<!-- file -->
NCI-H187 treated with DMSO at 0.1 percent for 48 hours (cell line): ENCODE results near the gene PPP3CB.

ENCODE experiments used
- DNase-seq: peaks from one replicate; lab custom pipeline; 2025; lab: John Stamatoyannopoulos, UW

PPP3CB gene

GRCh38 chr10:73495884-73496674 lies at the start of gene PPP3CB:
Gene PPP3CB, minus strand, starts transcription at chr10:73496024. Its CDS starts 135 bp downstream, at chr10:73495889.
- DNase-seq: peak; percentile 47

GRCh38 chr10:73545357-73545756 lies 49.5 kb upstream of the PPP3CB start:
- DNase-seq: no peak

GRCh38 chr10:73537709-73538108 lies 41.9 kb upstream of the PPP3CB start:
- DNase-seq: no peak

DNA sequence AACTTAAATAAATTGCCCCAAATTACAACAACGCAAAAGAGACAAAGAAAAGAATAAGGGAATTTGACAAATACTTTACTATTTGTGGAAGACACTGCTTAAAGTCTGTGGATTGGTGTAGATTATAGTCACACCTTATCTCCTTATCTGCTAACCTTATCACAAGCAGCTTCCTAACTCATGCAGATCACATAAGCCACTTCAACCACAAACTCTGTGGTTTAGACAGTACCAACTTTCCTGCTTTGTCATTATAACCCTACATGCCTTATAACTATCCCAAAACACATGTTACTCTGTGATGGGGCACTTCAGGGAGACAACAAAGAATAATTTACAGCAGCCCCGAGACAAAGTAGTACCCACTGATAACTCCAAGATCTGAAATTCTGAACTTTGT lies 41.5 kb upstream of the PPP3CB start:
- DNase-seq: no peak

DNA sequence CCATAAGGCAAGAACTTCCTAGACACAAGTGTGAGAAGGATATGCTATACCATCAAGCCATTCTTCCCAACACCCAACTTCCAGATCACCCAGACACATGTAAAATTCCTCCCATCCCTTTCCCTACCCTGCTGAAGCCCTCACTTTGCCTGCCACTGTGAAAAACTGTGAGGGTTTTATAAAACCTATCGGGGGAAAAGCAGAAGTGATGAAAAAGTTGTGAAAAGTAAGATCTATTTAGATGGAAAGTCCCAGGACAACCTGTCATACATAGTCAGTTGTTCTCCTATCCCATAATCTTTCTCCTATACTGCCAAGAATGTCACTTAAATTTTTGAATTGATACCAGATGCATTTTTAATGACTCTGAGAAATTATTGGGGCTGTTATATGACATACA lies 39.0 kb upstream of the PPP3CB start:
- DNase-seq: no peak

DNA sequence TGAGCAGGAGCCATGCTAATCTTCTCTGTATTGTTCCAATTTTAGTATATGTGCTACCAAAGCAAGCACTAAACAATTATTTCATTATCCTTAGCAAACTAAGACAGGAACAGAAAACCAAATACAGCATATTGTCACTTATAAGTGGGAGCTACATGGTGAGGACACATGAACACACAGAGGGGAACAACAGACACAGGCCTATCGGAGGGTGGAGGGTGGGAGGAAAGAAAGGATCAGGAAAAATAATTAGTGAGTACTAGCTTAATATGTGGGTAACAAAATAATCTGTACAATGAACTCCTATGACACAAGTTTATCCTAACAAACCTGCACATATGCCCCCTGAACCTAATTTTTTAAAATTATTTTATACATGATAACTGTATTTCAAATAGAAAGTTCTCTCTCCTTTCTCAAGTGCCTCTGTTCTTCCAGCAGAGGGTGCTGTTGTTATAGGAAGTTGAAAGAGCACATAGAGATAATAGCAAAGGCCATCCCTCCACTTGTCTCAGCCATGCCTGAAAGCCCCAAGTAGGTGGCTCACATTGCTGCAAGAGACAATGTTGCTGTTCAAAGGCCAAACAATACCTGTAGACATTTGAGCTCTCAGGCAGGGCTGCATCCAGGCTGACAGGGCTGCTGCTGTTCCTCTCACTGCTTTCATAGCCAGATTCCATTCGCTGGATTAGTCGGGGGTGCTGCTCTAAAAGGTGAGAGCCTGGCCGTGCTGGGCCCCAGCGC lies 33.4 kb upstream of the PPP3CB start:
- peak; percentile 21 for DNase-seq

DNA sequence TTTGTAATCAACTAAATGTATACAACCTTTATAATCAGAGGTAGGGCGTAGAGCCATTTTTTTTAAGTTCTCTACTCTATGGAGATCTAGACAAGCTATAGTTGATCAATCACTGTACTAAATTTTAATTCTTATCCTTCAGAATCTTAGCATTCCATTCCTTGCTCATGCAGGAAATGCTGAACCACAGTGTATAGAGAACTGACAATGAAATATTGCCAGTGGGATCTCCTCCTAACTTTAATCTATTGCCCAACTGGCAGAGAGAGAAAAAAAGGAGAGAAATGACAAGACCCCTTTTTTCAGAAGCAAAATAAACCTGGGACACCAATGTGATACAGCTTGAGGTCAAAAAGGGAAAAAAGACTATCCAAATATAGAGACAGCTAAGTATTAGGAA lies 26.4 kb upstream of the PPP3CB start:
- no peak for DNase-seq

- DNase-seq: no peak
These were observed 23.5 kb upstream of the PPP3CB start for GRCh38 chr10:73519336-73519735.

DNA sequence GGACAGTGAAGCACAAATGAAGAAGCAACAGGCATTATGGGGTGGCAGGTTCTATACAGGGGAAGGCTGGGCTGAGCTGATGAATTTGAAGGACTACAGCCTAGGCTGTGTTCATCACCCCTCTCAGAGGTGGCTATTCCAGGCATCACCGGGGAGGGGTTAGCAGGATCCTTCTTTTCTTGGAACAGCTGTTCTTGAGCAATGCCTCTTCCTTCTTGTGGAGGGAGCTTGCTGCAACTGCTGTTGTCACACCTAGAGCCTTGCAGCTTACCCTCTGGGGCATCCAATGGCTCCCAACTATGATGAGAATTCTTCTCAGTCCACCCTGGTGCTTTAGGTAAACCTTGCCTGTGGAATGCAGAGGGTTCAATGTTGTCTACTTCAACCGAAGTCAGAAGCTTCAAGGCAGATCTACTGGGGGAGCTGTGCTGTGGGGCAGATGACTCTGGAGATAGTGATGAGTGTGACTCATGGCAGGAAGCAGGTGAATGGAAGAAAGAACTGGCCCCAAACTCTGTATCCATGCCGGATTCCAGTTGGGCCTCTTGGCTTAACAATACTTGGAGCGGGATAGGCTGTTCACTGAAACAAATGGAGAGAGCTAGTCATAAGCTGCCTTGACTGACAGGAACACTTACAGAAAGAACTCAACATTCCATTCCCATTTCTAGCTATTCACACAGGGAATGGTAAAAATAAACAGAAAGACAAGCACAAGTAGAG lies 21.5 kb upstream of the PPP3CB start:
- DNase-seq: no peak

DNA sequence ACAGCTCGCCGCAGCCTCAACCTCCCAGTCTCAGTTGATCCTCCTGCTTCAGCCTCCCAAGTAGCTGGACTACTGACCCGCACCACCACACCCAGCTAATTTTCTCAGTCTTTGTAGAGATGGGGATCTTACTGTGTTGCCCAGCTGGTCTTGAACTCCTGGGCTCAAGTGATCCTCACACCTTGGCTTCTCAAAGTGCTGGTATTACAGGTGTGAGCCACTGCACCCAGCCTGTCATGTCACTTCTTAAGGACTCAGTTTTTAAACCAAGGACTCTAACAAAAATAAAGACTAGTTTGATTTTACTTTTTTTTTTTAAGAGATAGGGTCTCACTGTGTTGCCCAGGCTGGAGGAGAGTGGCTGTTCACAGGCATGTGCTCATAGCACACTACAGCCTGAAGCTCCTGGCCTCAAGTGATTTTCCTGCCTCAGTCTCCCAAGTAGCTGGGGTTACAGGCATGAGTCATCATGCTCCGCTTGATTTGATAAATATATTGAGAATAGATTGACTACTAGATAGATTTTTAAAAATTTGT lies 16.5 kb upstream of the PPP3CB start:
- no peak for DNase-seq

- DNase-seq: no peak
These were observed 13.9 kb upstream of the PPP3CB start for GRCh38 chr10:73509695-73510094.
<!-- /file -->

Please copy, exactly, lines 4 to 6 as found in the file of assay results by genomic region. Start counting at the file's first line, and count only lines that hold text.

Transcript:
PPP3CB gene

GRCh38 chr10:73495884-73496674 lies at the start of gene PPP3CB:
Gene PPP3CB, minus strand, starts transcription at chr10:73496024. Its CDS starts 135 bp downstream, at chr10:73495889.